This overly optimistic local news piece from Jordan last December – based on this press release – seems to have been accurate. Jordan’s Arabic papers are reporting today that the lovely old Ottoman town of Salt, west of Amman, is about to get its first-ever hotel.
This can only be good. Anything that draws visitors off Jordan’s far-too-beaten tourist track is to be welcomed.
And Salt is lovely – historic, attractive, easygoing, almost completely untouristed. I introduce it here. You can find that gorgeous Ottoman architecture – balconies, pointed arches, stained glass, honeyed limestone – all over Palestine, Lebanon and Syria, but it’s a rarity in Jordan, which historically was a rural backwater, lacking urban sophistication – or, in truth, cities of any kind.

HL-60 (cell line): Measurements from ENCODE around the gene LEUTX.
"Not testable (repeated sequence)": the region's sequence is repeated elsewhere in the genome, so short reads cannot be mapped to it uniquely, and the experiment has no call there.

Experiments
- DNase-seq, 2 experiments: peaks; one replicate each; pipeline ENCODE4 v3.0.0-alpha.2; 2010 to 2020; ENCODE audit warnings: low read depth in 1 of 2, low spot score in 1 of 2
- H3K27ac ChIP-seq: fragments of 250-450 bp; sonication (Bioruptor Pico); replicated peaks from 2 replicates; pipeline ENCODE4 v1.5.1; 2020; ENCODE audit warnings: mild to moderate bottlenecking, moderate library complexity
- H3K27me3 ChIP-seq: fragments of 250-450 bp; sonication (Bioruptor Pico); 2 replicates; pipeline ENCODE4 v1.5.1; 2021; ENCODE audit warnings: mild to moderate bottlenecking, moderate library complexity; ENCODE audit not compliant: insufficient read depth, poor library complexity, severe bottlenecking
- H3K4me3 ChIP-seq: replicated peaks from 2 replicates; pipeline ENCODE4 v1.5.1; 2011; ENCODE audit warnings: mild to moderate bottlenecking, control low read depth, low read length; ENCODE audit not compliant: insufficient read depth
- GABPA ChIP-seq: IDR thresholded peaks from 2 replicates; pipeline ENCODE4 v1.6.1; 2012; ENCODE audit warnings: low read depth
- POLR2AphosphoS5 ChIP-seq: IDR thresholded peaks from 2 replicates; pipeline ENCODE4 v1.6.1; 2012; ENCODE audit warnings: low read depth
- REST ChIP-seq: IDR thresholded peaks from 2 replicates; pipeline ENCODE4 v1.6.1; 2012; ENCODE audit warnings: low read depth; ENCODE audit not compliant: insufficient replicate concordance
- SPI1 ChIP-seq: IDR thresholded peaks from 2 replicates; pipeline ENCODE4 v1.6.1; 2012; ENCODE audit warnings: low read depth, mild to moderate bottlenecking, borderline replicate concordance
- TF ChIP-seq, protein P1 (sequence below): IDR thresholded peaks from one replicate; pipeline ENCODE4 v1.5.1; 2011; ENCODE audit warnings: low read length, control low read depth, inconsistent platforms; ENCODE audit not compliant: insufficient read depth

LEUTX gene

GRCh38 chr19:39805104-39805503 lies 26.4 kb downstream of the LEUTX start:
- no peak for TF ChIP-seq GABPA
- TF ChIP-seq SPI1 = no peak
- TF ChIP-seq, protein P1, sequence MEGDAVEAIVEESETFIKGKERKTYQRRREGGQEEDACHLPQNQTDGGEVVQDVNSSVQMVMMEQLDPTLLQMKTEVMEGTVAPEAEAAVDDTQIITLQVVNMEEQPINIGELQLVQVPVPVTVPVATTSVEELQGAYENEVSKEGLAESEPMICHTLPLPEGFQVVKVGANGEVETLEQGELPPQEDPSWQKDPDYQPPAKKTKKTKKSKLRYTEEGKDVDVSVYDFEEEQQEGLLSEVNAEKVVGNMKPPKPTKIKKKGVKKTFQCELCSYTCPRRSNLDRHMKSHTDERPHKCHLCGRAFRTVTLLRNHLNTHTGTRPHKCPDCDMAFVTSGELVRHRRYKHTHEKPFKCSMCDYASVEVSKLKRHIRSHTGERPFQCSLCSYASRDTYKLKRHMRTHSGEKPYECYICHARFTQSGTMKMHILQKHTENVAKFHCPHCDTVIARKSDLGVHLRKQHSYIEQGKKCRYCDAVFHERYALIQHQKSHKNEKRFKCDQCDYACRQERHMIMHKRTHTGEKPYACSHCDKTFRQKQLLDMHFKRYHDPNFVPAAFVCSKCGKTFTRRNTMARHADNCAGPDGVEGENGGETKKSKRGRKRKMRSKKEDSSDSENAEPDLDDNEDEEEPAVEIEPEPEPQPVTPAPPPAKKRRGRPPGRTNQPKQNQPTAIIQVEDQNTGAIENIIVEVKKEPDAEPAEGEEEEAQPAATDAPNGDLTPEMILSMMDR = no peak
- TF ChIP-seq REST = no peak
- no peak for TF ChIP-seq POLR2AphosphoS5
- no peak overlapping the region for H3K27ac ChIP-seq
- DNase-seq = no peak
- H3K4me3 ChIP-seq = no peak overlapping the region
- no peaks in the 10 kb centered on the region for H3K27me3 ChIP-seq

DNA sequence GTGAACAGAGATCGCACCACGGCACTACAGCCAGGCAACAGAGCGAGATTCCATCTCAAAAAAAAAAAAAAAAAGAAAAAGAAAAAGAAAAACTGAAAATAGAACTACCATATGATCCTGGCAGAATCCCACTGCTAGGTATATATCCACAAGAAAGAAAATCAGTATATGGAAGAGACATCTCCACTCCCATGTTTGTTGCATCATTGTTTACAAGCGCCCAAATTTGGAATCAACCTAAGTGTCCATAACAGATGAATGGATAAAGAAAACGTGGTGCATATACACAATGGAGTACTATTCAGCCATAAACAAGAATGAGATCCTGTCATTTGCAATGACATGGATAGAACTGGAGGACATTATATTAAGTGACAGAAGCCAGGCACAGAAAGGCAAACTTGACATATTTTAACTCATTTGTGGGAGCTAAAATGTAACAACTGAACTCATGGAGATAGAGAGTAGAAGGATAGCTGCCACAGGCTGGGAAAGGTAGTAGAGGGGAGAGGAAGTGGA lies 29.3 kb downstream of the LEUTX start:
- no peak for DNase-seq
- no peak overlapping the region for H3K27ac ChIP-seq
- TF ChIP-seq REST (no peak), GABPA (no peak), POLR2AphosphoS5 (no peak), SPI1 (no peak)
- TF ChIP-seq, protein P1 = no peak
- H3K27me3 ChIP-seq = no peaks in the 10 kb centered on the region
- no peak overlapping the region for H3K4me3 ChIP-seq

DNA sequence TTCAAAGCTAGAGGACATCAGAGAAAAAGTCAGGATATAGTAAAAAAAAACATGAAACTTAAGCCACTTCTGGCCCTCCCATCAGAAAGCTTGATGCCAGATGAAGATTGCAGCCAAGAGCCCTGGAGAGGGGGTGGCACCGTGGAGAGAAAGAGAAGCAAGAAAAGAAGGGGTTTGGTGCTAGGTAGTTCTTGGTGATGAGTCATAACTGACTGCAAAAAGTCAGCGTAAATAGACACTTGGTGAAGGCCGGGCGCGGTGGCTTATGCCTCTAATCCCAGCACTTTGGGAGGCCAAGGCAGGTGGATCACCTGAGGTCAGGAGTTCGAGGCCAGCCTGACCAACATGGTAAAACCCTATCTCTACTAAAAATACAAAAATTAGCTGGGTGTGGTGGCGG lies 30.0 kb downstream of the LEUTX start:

Indeed, Salt is just about the only place in Jordan to hold any sort of urban history extending back beyond the middle of last century. As such it has huge potential in tourism, but also in domestically-focused heritage – and so has had money lavished on it over the last few years from both the Japanese government (PDF from 2011) and the US government (article from 2011). That Japanese involvement is continuing: this (PDF Oct 2012) talks about an ongoing three-year project developing sustainable tourism in Salt.
Like I said, all good. Salt deserves a slice of the pie. I hope more Jordanians, as well as tourists, spend time in the place, walking its alleys, admiring its views, hearing its bells, climbing its hills, soaking up the atmosphere of its fine old Hammam Street souk. Just a little bit Jerusalem. A little bit.
As for the new hotel itself, named Saltos, I haven’t seen it. Check their Facebook and Twitter. But knowing the location – and reading that it has 23 rooms and “limited food and beverage offerings” – my guess is it’s a modest affair.
Modest is good. Jordan needs luxury tourism like a hole in the head.